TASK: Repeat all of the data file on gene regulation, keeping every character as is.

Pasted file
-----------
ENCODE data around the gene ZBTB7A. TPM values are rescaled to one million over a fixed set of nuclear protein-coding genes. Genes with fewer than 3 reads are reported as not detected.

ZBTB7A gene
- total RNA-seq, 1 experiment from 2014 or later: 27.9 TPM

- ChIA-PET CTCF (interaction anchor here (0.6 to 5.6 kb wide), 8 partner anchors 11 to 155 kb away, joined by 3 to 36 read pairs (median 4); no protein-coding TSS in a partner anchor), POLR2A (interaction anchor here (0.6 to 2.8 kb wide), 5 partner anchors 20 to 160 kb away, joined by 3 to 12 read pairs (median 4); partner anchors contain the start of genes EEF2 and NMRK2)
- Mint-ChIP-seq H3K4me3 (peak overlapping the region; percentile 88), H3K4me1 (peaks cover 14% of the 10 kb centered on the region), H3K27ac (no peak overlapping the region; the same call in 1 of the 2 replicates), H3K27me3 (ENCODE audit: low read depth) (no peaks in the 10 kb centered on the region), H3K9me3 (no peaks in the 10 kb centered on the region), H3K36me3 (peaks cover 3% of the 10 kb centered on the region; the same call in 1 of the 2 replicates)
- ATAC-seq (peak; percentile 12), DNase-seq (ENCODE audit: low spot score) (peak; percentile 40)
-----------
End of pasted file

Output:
ENCODE data around the gene ZBTB7A. TPM values are rescaled to one million over a fixed set of nuclear protein-coding genes. Genes with fewer than 3 reads are reported as not detected.

ZBTB7A gene
- total RNA-seq, 1 experiment from 2014 or later: 27.9 TPM

- ChIA-PET CTCF (interaction anchor here (0.6 to 5.6 kb wide), 8 partner anchors 11 to 155 kb away, joined by 3 to 36 read pairs (median 4); no protein-coding TSS in a partner anchor), POLR2A (interaction anchor here (0.6 to 2.8 kb wide), 5 partner anchors 20 to 160 kb away, joined by 3 to 12 read pairs (median 4); partner anchors contain the start of genes EEF2 and NMRK2)
- Mint-ChIP-seq H3K4me3 (peak overlapping the region; percentile 88), H3K4me1 (peaks cover 14% of the 10 kb centered on the region), H3K27ac (no peak overlapping the region; the same call in 1 of the 2 replicates), H3K27me3 (ENCODE audit: low read depth) (no peaks in the 10 kb centered on the region), H3K9me3 (no peaks in the 10 kb centered on the region), H3K36me3 (peaks cover 3% of the 10 kb centered on the region; the same call in 1 of the 2 replicates)
- ATAC-seq (peak; percentile 12), DNase-seq (ENCODE audit: low spot score) (peak; percentile 40)